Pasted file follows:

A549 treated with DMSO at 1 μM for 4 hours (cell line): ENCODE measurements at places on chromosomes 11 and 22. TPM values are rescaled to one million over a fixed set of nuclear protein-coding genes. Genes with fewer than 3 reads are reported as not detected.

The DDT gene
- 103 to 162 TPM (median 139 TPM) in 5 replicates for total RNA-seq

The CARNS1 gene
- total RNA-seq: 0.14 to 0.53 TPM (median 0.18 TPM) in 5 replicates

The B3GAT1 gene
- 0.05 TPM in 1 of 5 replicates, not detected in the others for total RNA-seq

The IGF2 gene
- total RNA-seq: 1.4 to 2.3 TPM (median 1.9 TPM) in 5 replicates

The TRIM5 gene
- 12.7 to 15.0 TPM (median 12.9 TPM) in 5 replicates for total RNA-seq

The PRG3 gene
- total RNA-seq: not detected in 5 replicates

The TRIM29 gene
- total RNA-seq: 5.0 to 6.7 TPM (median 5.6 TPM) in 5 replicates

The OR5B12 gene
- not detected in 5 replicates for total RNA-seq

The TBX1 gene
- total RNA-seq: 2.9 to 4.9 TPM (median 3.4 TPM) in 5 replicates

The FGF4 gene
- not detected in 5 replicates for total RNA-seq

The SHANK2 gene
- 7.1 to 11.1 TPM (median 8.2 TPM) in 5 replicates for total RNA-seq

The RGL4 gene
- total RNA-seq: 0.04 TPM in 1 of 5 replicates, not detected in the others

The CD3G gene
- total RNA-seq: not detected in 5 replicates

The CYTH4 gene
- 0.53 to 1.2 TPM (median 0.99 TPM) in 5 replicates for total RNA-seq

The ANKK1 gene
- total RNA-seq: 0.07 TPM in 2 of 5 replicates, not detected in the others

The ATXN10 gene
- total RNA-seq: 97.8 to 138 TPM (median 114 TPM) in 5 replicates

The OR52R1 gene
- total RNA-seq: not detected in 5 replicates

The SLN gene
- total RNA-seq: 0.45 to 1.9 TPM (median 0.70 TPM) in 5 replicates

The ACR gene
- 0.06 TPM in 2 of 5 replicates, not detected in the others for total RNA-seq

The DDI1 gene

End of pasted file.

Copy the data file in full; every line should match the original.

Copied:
A549 treated with DMSO at 1 μM for 4 hours (cell line): ENCODE measurements at places on chromosomes 11 and 22. TPM values are rescaled to one million over a fixed set of nuclear protein-coding genes. Genes with fewer than 3 reads are reported as not detected.

The DDT gene
- 103 to 162 TPM (median 139 TPM) in 5 replicates for total RNA-seq

The CARNS1 gene
- total RNA-seq: 0.14 to 0.53 TPM (median 0.18 TPM) in 5 replicates

The B3GAT1 gene
- 0.05 TPM in 1 of 5 replicates, not detected in the others for total RNA-seq

The IGF2 gene
- total RNA-seq: 1.4 to 2.3 TPM (median 1.9 TPM) in 5 replicates

The TRIM5 gene
- 12.7 to 15.0 TPM (median 12.9 TPM) in 5 replicates for total RNA-seq

The PRG3 gene
- total RNA-seq: not detected in 5 replicates

The TRIM29 gene
- total RNA-seq: 5.0 to 6.7 TPM (median 5.6 TPM) in 5 replicates

The OR5B12 gene
- not detected in 5 replicates for total RNA-seq

The TBX1 gene
- total RNA-seq: 2.9 to 4.9 TPM (median 3.4 TPM) in 5 replicates

The FGF4 gene
- not detected in 5 replicates for total RNA-seq

The SHANK2 gene
- 7.1 to 11.1 TPM (median 8.2 TPM) in 5 replicates for total RNA-seq

The RGL4 gene
- total RNA-seq: 0.04 TPM in 1 of 5 replicates, not detected in the others

The CD3G gene
- total RNA-seq: not detected in 5 replicates

The CYTH4 gene
- 0.53 to 1.2 TPM (median 0.99 TPM) in 5 replicates for total RNA-seq

The ANKK1 gene
- total RNA-seq: 0.07 TPM in 2 of 5 replicates, not detected in the others

The ATXN10 gene
- total RNA-seq: 97.8 to 138 TPM (median 114 TPM) in 5 replicates

The OR52R1 gene
- total RNA-seq: not detected in 5 replicates

The SLN gene
- total RNA-seq: 0.45 to 1.9 TPM (median 0.70 TPM) in 5 replicates

The ACR gene
- 0.06 TPM in 2 of 5 replicates, not detected in the others for total RNA-seq

The DDI1 gene